By Jesús A. Ramos-Kittrell
Note: This essay is the first installment in Musicology Now's "Teaching Music & Difference" series, which features additional essays by Rebekah Moore, Angela Glaros, and Amber R. Clifford-Napoleone.
The well-meaning comments I received this year from students and colleagues about Cinco de Mayo (which ranged from remarks celebrating Mexican “independence day” to inquiries about authentic Mexican food in Connecticut) reminded me of the last time I taught a world music course in 2014. It was at the end of class, right after the midterm, when I realized something was wrong. I had just finished a presentation on son de tierra caliente in Mexico, followed by a Q&A to reinforce some concepts about instrumentation, geographical origin of the music, and issues related to cultural context featured in the textbook. Once class was over, a student left the room exclaiming loudly, “ándale, ándale, arriba, señorita, margarita!” This was not an isolated case; the class featuring music and culture from East Asia the following week ended with pentatonic calls from students heading to Panda Express for dinner. By the end of the semester, it seemed clear that this introductory course—which addressed general education components in human diversity and global engagement—was a failed attempt in cultural awareness, supported by an industry of higher learning that approaches the idea of “world cultures” through commodified stereotypes of racialized differentiation. That was the last time I agreed to teach such a course.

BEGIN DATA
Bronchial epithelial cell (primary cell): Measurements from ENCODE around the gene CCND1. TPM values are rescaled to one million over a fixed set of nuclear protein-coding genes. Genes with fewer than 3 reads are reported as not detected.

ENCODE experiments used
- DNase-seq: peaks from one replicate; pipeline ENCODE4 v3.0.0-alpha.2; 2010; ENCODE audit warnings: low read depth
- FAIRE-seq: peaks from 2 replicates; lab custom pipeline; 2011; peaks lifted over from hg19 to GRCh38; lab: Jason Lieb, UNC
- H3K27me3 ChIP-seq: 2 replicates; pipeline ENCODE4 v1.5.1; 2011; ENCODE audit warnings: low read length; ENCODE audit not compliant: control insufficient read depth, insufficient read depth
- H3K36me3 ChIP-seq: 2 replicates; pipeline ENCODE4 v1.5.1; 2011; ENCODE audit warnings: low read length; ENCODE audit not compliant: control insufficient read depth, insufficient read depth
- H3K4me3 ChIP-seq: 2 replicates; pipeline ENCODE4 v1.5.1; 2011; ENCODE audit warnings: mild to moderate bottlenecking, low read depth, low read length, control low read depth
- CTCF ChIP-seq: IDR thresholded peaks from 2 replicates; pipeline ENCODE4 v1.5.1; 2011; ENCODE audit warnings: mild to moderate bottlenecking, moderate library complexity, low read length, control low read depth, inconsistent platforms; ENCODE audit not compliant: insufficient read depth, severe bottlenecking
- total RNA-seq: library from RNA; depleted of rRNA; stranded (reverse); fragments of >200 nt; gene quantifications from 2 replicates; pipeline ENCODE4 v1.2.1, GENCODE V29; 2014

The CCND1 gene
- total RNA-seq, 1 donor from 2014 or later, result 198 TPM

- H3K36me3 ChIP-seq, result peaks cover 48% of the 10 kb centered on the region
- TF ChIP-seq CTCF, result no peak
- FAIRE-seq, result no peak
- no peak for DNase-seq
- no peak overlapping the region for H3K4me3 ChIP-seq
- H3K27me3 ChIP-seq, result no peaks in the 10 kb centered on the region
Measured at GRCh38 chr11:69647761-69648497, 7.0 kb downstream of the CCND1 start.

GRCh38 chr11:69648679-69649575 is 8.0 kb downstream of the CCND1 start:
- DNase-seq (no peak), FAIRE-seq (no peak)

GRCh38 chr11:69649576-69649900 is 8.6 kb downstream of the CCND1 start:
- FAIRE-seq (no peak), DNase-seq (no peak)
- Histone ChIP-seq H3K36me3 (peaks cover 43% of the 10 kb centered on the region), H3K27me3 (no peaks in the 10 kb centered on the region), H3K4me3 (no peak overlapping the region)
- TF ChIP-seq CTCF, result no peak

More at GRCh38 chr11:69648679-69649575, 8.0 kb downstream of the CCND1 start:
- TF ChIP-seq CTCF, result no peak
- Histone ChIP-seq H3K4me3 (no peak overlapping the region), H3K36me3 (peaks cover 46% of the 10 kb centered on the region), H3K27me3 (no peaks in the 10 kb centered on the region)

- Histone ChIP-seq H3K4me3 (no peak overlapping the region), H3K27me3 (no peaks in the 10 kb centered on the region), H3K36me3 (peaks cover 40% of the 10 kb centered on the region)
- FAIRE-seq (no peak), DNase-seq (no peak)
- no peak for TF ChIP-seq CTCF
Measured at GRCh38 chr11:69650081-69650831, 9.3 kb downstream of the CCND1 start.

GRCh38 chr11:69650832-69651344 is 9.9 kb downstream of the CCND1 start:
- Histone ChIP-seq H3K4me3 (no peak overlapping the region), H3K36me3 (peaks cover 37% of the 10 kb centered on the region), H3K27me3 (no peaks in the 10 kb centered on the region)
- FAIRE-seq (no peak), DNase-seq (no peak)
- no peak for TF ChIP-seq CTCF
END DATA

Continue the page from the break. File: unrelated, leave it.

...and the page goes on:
Around the U.S., different universities, music schools and departments offer world music courses today, in part, to abide by the standards that the National Associations of School of Music sets as essential competencies for undergraduate programs that combine studies in music, business, and music industry (as indicated in pages 178-187 of the NASM 2017-2018 Handbook). As part of these competencies, NASM expects students to demonstrate “[a]n acquaintance with a wide selection of musical literature, the principal eras, genres, and cultural sources, including but not limited to, jazz, popular, classical, and world music forms.” This competency—number 3 in the list—is followed by “[t]he ability to develop and defend musical judgements.” The taxonomical structuring approach established here (i.e., the concept of “literature” as a western index that legitimizes the study of music practices insofar as they are written) could explain the perennial interest to textualize: to codify the notion of “music culture” using a system of representation that relies on clearly defined categories, and leave little room for historical contingency. Considering that world music classes nowadays are viewed as spaces through which students can fulfill general education competencies in human diversity and global engagement, foreclosing the notion of “culture” in such a way seems problematic.